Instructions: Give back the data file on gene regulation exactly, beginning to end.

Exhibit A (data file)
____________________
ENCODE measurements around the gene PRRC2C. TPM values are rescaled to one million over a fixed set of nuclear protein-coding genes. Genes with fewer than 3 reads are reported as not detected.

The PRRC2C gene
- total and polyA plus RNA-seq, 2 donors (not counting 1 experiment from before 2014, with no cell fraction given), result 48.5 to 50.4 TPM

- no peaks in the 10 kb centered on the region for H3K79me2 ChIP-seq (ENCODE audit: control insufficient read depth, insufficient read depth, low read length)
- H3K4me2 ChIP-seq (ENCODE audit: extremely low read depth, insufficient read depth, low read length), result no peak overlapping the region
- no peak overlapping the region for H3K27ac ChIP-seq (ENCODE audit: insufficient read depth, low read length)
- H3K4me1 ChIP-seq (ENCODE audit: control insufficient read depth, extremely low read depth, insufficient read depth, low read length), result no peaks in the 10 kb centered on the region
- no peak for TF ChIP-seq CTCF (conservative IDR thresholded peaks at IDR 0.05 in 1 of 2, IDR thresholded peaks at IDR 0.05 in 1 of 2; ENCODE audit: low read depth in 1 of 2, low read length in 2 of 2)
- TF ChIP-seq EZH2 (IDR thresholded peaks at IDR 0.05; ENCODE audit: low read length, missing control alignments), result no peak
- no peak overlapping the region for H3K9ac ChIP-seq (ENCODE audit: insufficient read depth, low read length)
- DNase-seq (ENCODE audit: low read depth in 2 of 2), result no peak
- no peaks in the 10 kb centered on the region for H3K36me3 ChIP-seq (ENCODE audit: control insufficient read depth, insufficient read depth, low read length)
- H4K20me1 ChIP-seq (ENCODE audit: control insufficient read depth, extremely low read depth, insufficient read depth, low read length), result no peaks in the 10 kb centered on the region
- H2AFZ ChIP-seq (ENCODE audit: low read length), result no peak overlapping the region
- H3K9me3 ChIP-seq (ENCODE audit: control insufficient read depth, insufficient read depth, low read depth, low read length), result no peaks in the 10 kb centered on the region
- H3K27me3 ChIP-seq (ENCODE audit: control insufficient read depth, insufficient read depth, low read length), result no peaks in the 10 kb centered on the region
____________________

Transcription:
ENCODE measurements around the gene PRRC2C. TPM values are rescaled to one million over a fixed set of nuclear protein-coding genes. Genes with fewer than 3 reads are reported as not detected.

The PRRC2C gene
- total and polyA plus RNA-seq, 2 donors (not counting 1 experiment from before 2014, with no cell fraction given), result 48.5 to 50.4 TPM

- no peaks in the 10 kb centered on the region for H3K79me2 ChIP-seq (ENCODE audit: control insufficient read depth, insufficient read depth, low read length)
- H3K4me2 ChIP-seq (ENCODE audit: extremely low read depth, insufficient read depth, low read length), result no peak overlapping the region
- no peak overlapping the region for H3K27ac ChIP-seq (ENCODE audit: insufficient read depth, low read length)
- H3K4me1 ChIP-seq (ENCODE audit: control insufficient read depth, extremely low read depth, insufficient read depth, low read length), result no peaks in the 10 kb centered on the region
- no peak for TF ChIP-seq CTCF (conservative IDR thresholded peaks at IDR 0.05 in 1 of 2, IDR thresholded peaks at IDR 0.05 in 1 of 2; ENCODE audit: low read depth in 1 of 2, low read length in 2 of 2)
- TF ChIP-seq EZH2 (IDR thresholded peaks at IDR 0.05; ENCODE audit: low read length, missing control alignments), result no peak
- no peak overlapping the region for H3K9ac ChIP-seq (ENCODE audit: insufficient read depth, low read length)
- DNase-seq (ENCODE audit: low read depth in 2 of 2), result no peak
- no peaks in the 10 kb centered on the region for H3K36me3 ChIP-seq (ENCODE audit: control insufficient read depth, insufficient read depth, low read length)
- H4K20me1 ChIP-seq (ENCODE audit: control insufficient read depth, extremely low read depth, insufficient read depth, low read length), result no peaks in the 10 kb centered on the region
- H2AFZ ChIP-seq (ENCODE audit: low read length), result no peak overlapping the region
- H3K9me3 ChIP-seq (ENCODE audit: control insufficient read depth, insufficient read depth, low read depth, low read length), result no peaks in the 10 kb centered on the region
- H3K27me3 ChIP-seq (ENCODE audit: control insufficient read depth, insufficient read depth, low read length), result no peaks in the 10 kb centered on the region